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The Search for Certainty: On the Clash of Science and Philosophy of Probability [Hardcover]

by Krzysztof Burdzy
3.0 out of 5 stars  See all reviews (1 customer review)

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Book Description

April 17, 2009 9814273708 978-9814273701
This volume represents a radical departure from the current philosophical duopoly in the area of foundations of probability, that is, the frequency and subjective theories. One of the main new ideas is a set of scientific laws of probability. The new laws are simple, intuitive and, last but not least, they agree well with the contents of current textbooks on probability. Another major new claim is that the "frequency statistics" has nothing in common with the "frequency philosophy of probability," contrary to popular belief. Similarly, contrary to the general perception, the "Bayesian statistics" shares nothing in common with the "subjective philosophy of probability."

The book is non-partisan on the scientific side -- it is supportive of both frequency statistics and Bayesian statistics. On the other hand, it contains well-documented and thoroughly-explained criticisms of the frequency and subjective philosophies of probability. Short reviews of other philosophical theories of probability and basic mathematical methods of probability and statistics are incorporated. The book includes substantial chapters on decision theory and teaching probability, and it is easily accessible to the general audience.


  • Main Philosophies of Probability
  • The Science of Probability
  • Decision Making
  • The Frequency Philosophy of Probability
  • Classical Statistics
  • The Subjective Philosophy of Probability
  • Bayesian Statistics
  • Teaching Probability
  • Abuse of Language
  • What is Science?
  • What is Philosophy?
  • Concluding Remarks
  • Mathematical Methods of Probability and Statistics
  • Literature Review

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Editorial Reviews


This is an interesting and important book. --Larry Wasserman, Professor, Carnegie Mellon University

Product Details

  • Hardcover: 272 pages
  • Publisher: World Scientific Publishing Company (April 17, 2009)
  • Language: English
  • ISBN-10: 9814273708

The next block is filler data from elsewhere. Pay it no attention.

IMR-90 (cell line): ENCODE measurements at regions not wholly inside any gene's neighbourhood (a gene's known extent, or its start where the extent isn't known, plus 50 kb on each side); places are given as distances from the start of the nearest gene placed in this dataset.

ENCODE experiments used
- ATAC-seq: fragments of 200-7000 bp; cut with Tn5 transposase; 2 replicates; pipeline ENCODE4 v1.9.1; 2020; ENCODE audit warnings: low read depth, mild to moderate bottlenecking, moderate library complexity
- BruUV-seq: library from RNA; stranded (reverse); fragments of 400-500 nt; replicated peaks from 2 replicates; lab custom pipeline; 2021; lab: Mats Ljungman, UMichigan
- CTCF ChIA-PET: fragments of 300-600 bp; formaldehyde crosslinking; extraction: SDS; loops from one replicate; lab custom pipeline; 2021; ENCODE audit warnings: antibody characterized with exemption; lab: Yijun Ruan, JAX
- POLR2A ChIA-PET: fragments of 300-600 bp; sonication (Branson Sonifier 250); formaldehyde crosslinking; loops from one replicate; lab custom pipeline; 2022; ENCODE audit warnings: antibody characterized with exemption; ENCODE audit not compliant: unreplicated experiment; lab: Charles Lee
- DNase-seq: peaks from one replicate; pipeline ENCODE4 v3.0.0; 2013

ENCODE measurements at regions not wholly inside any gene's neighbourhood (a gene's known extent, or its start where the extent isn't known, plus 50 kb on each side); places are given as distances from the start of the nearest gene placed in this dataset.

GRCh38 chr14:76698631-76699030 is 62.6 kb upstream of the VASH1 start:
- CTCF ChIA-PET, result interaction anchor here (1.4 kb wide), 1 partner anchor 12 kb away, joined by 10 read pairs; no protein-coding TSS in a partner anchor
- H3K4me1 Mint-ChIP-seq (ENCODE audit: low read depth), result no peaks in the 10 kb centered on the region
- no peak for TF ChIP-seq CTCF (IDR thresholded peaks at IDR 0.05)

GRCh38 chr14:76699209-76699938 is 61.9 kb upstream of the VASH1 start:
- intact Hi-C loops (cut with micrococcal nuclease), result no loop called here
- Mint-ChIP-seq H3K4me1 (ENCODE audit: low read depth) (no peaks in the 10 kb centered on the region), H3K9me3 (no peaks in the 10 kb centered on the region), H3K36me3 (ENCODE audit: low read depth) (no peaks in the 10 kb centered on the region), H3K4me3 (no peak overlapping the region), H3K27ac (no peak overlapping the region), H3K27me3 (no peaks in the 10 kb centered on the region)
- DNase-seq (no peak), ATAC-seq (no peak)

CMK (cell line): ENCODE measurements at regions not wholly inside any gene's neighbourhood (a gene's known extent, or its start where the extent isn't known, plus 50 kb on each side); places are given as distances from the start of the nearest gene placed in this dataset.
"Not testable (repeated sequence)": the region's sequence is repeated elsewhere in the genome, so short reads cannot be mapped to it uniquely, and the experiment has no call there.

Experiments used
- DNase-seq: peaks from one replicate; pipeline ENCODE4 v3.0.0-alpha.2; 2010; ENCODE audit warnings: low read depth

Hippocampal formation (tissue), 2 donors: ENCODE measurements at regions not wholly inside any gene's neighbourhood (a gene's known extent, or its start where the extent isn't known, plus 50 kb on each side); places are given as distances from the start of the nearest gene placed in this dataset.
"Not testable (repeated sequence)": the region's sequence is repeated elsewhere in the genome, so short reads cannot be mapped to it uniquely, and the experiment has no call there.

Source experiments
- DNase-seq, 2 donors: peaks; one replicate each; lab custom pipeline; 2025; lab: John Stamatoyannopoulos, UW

• ISBN-13: 978-9814273701
  • Product Dimensions: 9 x 5.8 x 0.8 inches
  • Shipping Weight: 1.2 pounds (View shipping rates and policies)
  • Average Customer Review: 3.0 out of 5 stars  See all reviews (1 customer review)
  • Amazon Best Sellers Rank: #2,822,567 in Books (See Top 100 in Books)

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1 of 2 people found the following review helpful
The first thing you have to get over in the book is the slightly rough ESL delivery. I also personally consider it a clear defect when every paragraph and section starts by declaring what grand things will be revealed in subsequent text - just say it already!

On to business, this book is written by someone who, like me, is not fully on board with all the accepted thinking about the nature of probability. That's good and why I sought out the book. But early on the author presents his slightly cryptic theory, unappealingly named "(L1)-(L5)". Seriously. I kept thinking of it (referenced 100s of times) as some kind of weird ascii art. Could the author think of no better way to refer to his system of thought (like "frequentist", "Bayesian", "subjective")?

Digging into the author's system, right away on "L1" I notice ambiguity. He says that "Probabilities are numbers between 0 and 1...." Since this is a very abstract thing which he doesn't really relate to intuition, I feel free to assume he's using his mathematician's magic hat and wants to be very, very punctilious about things in only ways that mathematicians can. Mathworld defines "between" as a system of 3 *distinct* points, technically ruling out the possibility that a probability could be 0 or 1. But "L5" says "An event has probability 0 if..." Now, perhaps it seems I'm picking at details, but isn't that the whole point of fancy math? I'm all for chilling out about the importance of fancy math, but you can't just use this kind of extreme pedantry only when it suits you. If the author is making clearly ambiguous and contradictory statements in the core of his whole thesis, then how seriously am I going to want to figure out what else he has to say?
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